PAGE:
Grading the Duel in Danville


10:55 pm ET

Candidate grades are based on both performance and success in using the debate to improve their ticket’s standing in the election.


Style: Started out understandably on edge, but used his natural confidence and born fighter verve to battle past his nerves. Did a mini-Romney, throughout: firm and tough, presented his case as planned, unflinchingly hard on the Obama administration without self-consciousness or overt hostility. Waited patiently to answer questions (in contrast to his opponent), then replied cleanly with prepared statements. Clearly rehearsed, but managed to appear candid and comfortable. A strong advocate for his boss, selling Romney generally as a “car guy” with big ideas, big skills, and a big heart.

Substance: Nitpicked at the Obama foreign policy, but didn’t wrap the criticism with a tight thematic bow. Neatly and purposefully blurred lines between the parties on Afghanistan, Iraq; tried to win the argument on taxes, but went more for smoothed edges on Medicare and Social Security. Surprisingly, didn’t talk up Romney’s specific plans very much, favoring an overview defense of conservative principles and a critique of Obama.

His worst moment: After wisely maintaining a cool façade in contrast to Biden’s stylistic antics for the early part of the debate, lost his rhythm and became too smug and smart alecky in his responses, forfeiting what could have been an even bigger edge.

His best moment: Hitting Biden on the rise in unemployment in his beloved hometown of Scranton, PA during the Obama years.

The main thing: Democrats and perhaps others will criticize him as light and vague, but for those who have never seen Ryan before, he came off well for a running mate. Intelligent, calm, and mature. Never took any big risks or descended into wonkiness. Added some polish to the Romney cause, although he did not supercharge the Denver momentum. His team will be happy with this performance, and Romney can approach his next debate without any residual distraction. Key for Ryan’s future, win or lose in November: solidified his hold on a top spot among party leaders.

Grade: B


Style: Way too manic for most of the debate. Grinning, twitching, laughing, smirking, interrupting, blinking, sighing, stammering. Palpably over-rehearsed, although so innately genuine, able to get away with it better than most politicians. Didn’t show much grace, even at times arguing with the moderator (an excellent Martha Raddatz). Interjected, lectured, and showed off too much. Sometimes tried to make too many points in quick succession, speaking more to insiders than the country at large. A classic Bidenesque upshot — endearing and energizing to supporters; nails-on-a-blackboard to detractors. Calmed down for the last third of the debate, allowing his points to formulate without competition from his own theatrical verbal and physical tics.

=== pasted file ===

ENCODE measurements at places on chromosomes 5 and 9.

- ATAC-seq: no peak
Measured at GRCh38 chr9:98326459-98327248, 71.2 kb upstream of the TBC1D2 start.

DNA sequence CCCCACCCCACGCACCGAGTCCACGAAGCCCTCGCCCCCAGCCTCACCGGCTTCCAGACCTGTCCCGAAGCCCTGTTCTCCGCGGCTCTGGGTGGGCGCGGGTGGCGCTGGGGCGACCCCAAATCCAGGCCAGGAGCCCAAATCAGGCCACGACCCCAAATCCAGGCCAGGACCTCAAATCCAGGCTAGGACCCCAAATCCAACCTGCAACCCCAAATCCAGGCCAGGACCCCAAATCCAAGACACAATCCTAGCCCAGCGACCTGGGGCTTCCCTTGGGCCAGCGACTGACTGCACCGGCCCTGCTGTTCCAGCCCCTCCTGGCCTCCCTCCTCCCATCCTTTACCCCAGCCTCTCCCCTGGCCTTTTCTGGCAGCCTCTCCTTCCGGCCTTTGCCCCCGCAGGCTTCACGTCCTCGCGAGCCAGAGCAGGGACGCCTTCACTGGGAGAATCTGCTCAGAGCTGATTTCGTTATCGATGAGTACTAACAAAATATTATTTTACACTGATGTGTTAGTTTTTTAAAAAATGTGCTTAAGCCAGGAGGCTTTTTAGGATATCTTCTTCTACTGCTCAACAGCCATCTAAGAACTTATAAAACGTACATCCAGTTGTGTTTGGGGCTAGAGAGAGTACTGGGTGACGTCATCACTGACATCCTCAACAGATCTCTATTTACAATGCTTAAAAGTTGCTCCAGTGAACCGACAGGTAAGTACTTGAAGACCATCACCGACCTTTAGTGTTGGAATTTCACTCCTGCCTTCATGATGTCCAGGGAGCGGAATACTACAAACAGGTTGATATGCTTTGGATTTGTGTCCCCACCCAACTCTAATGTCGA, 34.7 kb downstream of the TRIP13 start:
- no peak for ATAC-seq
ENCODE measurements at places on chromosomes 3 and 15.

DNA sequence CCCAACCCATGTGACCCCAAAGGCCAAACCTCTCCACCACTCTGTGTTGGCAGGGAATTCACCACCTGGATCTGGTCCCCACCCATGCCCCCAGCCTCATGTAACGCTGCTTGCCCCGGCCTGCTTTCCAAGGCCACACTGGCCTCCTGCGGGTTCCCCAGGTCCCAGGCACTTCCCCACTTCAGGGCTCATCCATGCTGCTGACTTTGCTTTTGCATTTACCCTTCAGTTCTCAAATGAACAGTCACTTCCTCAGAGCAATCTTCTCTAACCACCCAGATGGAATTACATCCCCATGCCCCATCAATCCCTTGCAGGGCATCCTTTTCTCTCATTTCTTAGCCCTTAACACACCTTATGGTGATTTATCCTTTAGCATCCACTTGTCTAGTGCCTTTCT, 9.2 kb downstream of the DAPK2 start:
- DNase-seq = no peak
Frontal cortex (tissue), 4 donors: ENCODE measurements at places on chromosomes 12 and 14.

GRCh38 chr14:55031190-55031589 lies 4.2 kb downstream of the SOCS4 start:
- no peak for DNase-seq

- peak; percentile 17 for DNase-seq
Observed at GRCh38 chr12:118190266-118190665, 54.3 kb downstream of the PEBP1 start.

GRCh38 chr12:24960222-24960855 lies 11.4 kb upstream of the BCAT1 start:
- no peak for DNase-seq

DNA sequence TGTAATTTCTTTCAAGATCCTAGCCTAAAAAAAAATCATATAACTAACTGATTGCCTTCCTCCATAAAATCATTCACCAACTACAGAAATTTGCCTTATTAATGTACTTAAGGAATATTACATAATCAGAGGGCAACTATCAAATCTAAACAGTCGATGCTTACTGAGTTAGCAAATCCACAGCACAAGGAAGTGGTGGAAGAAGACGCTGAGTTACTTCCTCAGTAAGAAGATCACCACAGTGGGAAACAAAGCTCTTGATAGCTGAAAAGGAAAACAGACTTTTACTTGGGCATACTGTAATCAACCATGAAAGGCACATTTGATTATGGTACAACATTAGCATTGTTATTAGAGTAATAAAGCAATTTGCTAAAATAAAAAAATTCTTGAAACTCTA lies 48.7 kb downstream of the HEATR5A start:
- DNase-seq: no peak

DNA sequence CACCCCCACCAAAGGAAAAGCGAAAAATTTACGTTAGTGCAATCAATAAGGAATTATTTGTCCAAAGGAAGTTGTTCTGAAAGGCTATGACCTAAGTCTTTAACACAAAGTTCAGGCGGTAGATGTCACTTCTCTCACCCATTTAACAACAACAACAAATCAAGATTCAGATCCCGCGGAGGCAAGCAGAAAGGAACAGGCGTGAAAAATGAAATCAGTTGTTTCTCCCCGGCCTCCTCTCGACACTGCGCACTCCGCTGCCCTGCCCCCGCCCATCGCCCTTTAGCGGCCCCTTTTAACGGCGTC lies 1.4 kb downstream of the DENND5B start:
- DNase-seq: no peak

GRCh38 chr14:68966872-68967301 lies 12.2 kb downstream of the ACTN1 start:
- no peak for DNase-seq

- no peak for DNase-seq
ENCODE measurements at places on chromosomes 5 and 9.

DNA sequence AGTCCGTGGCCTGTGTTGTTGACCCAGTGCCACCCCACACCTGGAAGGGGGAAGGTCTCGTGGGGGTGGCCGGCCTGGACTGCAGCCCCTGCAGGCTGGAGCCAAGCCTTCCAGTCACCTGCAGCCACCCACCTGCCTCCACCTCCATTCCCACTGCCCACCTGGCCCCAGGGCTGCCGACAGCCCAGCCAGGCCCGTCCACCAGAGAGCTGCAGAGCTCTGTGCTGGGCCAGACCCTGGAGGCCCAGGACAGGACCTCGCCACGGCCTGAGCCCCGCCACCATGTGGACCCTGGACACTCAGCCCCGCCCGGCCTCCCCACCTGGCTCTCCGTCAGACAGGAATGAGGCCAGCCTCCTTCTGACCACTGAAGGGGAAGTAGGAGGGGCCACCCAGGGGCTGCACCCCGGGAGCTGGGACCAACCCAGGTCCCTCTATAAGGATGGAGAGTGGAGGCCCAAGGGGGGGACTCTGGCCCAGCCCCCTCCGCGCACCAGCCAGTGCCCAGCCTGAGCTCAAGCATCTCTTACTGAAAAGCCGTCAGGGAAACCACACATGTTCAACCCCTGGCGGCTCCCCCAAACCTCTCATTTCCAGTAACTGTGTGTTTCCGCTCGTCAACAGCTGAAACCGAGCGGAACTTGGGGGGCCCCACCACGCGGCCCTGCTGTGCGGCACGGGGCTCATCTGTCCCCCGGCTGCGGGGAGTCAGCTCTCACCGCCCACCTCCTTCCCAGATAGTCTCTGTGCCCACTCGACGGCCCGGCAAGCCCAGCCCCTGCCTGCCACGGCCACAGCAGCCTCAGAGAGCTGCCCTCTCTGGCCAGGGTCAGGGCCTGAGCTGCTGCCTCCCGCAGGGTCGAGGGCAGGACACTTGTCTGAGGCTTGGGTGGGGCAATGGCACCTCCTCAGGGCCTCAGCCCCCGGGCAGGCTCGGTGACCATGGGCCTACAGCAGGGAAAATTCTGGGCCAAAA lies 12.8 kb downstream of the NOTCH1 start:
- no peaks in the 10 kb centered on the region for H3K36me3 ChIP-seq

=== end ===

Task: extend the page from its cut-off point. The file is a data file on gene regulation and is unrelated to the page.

Substance: Offered strong, serious critiques of the Romney/Ryan records and plans, but often failed to link up his charges with a real-life implication for real people. Took pains to defend the President’s record and use the warehouse of knowledge in his head to indict the opposition. Left some unanswered questions on Benghazi that Republicans are sure to pursue.

His worst moment: His opening series of off-key laughs and forced smiles obscured much of his good work on the party’s high cards of taxes and Medicare, and on Romney’s thin critique of the administration’s national security record.

His best moment: Trumping the confusing back and forth on national security with a single tough and folksy line about the other ticket: “These guys bet against America all the time.”

The main thing: In a debate without much news or many breakthrough moments, Biden’s overheated style is almost sure to be the media, late-night laugher, and conservative takeaway from the ninety minutes. Biden didn’t commit any major disasters, but surrendered the gravitas edge. Democratic partisans will say he fought hard and schooled Ryan on every topic; many others will find his an odd, off-putting performance, far too lacking in the many attractive aspects of Biden’s personality. But his substantive strength and intense passion may soothe the frisson of agonized panic shivering through his party in the wake of the Denver disaster. Obama can borrow a few elements of Biden’s performance, but the over-the-top aggressiveness won’t be seen again on the Democratic side in the remaining two debates.

Grade: B-

Related Topics: Danville, Joe Biden, Kentucky, Mark Halperin, Martha Raddatz, Paul Ryan, Vice Presidential Debate, 2012 Elections, Analysis, Democratic Party, News, Republican Party, Special Report, The Page

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